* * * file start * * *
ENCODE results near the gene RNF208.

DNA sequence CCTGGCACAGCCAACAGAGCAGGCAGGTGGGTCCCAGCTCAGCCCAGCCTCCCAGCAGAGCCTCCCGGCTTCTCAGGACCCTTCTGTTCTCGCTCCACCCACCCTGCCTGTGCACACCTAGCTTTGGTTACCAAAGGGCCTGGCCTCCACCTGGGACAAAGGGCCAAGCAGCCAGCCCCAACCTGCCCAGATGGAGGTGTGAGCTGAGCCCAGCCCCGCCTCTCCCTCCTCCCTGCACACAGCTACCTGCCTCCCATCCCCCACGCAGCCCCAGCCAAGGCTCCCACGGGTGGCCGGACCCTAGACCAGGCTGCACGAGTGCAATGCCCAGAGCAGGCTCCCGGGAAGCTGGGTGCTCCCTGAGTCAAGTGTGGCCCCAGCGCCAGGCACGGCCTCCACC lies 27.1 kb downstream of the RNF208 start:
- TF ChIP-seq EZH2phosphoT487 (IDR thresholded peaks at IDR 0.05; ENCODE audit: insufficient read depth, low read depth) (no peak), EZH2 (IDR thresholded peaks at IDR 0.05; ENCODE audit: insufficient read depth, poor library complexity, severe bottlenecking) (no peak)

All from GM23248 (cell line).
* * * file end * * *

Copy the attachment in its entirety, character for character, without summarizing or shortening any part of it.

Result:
ENCODE results near the gene RNF208.

DNA sequence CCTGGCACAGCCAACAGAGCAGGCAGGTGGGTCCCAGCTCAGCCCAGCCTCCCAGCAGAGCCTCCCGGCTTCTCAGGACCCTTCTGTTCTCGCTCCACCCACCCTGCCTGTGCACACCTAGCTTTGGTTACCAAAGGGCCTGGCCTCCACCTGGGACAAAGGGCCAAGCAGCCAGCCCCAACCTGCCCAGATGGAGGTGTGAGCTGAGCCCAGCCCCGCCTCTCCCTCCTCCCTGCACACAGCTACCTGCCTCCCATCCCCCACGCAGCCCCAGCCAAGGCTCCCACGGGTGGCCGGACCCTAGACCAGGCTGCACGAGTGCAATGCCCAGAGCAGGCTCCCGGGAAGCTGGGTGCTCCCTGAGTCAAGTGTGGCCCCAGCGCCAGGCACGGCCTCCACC lies 27.1 kb downstream of the RNF208 start:
- TF ChIP-seq EZH2phosphoT487 (IDR thresholded peaks at IDR 0.05; ENCODE audit: insufficient read depth, low read depth) (no peak), EZH2 (IDR thresholded peaks at IDR 0.05; ENCODE audit: insufficient read depth, poor library complexity, severe bottlenecking) (no peak)

All from GM23248 (cell line).